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Chart of Account for Assisted Living Companies

Do you have experience with setting up a chart of accounts for an assisted living company? I am not convinced the way our company is setting up the COA is the most efficient way of setting it up. If you have an example of a COA for an assisted living company, would you mind emailing it to me? ChrisSatRedconserve [dot] com.

I am setting up the third COAs based on an "experts" advice. I am curious what my financial expert friends on Proformative have to say.

Thanks.

Chris Shumate

Answers

Topic Expert
Wayne Spivak
Title: President & CFO
Company: SBAConsulting.com
LinkedIn Profile
(President & CFO, SBAConsulting.com) |

Chris,

Besides the general items always on a COA, what information do you need to either a) adhere to specific GAAP or other governmental authorities and b) to properly manage your business?

Chris Shumate
Title: Accounting Manager
Company: Dominion Development Group, LLC
LinkedIn Profile
(Accounting Manager, Dominion Development Group, LLC) |

Wayne – Thanks for your response. The biggest deal seems to be surrounding how to properly manage the business. Internally, we have a different idea of how to properly manage the COA, as well as create the financial statements. The expert that is being used has another idea that seems to be cumbersome.

For instance, there two main reporting categories: Labor and Non-labor. In addition to the categories there are multiple departments: Residential Care, Marketing, Dietary, Housekeeping, Maintenance, Activities, Administration, and Transportation.

The financial statements that have been created include separate sections for labor and non-labor expenses. The asinine part is that all wages are being broken out, and reported in the financials as such. For instance, our residential care labor has 8 lines: Director Wages, LPN Wages, Nursing Aides Wages, Holiday Wages, Overtime Wages, FICA, FUTA, and SUTA.

I didn’t know if this was industry standard for AL companies. To me, from a financial reporting standpoint, as well as a person that maintains the COA and customizes the financial reports, I think labor needs to be summarized by departments on the financial statements, instead of itemized.

We have a “Total Controllable Cost” line that sums the labor and non-labor costs. I have never heard of “Total Controllable Cost” before.

I feel I have the proper accounts for GAAP and such. The ways the accounts are being separated are crazy. Here’s a for instance: Advertising is assigned to the marketing department, as are sponsorships. I think it is redundant to have these items coded under the marketing department, rather I feel these should be an SG&A item. Of course these are marketing items. No other department is using the accounts.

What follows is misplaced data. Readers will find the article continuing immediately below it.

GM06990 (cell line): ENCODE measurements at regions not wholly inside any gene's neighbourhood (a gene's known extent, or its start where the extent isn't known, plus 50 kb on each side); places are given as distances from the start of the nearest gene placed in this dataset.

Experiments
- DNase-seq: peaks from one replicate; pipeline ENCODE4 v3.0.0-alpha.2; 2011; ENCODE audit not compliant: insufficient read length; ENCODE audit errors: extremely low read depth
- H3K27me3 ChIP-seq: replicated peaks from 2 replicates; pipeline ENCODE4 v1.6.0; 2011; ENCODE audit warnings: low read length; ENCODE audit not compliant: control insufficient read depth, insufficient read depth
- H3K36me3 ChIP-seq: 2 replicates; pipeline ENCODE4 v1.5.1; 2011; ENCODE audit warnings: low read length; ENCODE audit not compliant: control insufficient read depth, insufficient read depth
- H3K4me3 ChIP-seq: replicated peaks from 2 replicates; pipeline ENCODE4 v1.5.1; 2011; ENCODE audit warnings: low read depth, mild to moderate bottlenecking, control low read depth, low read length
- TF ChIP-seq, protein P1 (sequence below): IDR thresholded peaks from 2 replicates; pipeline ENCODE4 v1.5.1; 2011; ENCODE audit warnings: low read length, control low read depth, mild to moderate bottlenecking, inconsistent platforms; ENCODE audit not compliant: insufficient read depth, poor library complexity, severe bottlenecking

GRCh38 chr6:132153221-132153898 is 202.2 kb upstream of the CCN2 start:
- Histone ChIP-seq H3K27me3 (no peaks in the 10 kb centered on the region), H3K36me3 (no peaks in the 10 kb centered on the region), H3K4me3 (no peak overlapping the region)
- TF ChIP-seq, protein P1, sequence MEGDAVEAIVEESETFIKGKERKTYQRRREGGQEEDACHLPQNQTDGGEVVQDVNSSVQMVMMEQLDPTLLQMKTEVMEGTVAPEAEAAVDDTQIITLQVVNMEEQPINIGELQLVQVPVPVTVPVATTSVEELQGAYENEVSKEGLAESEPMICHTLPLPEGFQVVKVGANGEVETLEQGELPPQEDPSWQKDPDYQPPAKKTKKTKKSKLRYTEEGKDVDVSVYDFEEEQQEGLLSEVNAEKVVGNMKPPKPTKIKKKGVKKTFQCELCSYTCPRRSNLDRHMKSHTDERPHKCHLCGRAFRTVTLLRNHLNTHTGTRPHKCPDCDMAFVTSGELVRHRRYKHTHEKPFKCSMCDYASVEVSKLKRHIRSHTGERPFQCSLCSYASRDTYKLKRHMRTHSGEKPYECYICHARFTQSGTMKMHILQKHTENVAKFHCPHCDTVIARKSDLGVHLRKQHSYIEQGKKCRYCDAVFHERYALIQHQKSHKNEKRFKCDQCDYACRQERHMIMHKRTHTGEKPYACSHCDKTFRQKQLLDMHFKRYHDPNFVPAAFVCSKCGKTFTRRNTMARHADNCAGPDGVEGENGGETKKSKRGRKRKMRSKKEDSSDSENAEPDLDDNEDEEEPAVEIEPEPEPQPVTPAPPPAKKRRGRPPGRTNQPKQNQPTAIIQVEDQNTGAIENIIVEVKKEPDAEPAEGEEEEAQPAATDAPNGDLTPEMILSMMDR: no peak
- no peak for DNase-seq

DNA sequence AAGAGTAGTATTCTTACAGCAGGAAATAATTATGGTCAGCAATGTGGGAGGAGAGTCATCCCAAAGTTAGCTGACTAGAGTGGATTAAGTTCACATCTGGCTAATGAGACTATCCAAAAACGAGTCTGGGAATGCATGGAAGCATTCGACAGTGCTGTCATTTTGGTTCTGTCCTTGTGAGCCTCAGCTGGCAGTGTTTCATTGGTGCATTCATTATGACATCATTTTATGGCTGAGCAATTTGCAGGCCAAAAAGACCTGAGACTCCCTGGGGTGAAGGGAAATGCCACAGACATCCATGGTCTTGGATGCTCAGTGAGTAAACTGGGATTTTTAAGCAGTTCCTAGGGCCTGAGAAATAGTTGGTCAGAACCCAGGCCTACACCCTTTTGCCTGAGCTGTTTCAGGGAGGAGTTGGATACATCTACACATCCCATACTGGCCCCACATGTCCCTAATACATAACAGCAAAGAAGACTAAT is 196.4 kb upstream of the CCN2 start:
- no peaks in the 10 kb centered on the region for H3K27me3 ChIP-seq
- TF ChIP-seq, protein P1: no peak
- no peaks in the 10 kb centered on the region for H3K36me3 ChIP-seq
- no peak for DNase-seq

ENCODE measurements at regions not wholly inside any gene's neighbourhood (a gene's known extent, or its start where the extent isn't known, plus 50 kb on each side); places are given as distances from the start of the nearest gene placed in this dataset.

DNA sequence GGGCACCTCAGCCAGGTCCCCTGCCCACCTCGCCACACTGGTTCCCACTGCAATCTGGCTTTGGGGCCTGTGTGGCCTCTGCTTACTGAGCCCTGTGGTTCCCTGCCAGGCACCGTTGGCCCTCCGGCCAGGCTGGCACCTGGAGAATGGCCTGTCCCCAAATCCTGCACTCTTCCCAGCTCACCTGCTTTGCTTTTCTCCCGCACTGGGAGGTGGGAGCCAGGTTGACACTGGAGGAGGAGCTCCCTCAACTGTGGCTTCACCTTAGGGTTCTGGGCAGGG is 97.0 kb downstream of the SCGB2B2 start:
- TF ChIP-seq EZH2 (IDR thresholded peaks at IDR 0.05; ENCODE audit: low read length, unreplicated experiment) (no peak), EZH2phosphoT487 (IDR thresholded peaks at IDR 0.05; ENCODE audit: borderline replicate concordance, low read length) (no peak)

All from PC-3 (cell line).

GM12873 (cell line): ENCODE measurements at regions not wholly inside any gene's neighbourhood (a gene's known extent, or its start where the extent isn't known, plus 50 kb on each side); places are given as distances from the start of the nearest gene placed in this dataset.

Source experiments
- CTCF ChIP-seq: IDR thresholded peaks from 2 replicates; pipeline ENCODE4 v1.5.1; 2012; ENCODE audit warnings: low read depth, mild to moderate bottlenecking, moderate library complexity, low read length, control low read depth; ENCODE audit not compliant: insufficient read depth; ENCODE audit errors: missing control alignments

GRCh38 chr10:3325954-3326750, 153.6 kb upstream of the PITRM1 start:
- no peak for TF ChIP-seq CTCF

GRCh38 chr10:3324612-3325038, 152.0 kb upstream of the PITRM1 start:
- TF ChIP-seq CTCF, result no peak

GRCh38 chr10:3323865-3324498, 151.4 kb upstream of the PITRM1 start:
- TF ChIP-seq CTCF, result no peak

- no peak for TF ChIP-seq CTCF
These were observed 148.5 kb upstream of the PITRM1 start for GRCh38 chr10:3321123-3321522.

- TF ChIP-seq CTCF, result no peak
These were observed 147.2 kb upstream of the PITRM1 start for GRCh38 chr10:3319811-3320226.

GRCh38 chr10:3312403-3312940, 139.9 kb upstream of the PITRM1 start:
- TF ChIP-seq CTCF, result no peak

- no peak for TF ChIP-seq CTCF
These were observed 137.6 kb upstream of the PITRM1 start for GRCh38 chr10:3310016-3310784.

I think our consultant is an expert when it comes to the business of assisted livings. I am not so sure he is an expert at accounting and financial reporting. The accounting and financial reporting aspect of the business is where the company and the consultant are having differences of vision.

Are the ideas of the consultant regarding the COAs and financial reporting accurate? Are these industry standards?

Thanks again, Wayne, and anyone else with insight.

Topic Expert
Regis Quirin
Title: Director of Finance
Company: Gibney Anthony & Flaherty LLP
LinkedIn Profile
(Director of Finance, Gibney Anthony & Flaherty LLP) |

Chris - My wife is an Occupational Therapist and has worked in a skilled nursing facility. Financial statements and budgets are not set based on FASB or GAAP or IRS or Investor needs. Financials are arranged based on Insurance Company guidelines. Certain categories need to be broken out for reimbursement purposes. The largest drivers of your presentation will be Medicare and Medicaid.

What you are embarking on is extremely complex, i.e. open to error. In a perfect world your gl will provide -
-details to be forwarded to the insurance companies for reimbursement;
-classic Financial Statements for Management to run the business;
-aggregated information to provide to your Accountant for IRS filings; and,
-information required on-demand for state audits, which occur randomly.

No clue on the Marketing question. But the standards you seek are Insurance company standards, which are changing.

Good luck.

Topic Expert
Wayne Spivak
Title: President & CFO
Company: SBAConsulting.com
LinkedIn Profile
(President & CFO, SBAConsulting.com) |

Regis sounds like he has a handle on this (health care accounting is not my forte).

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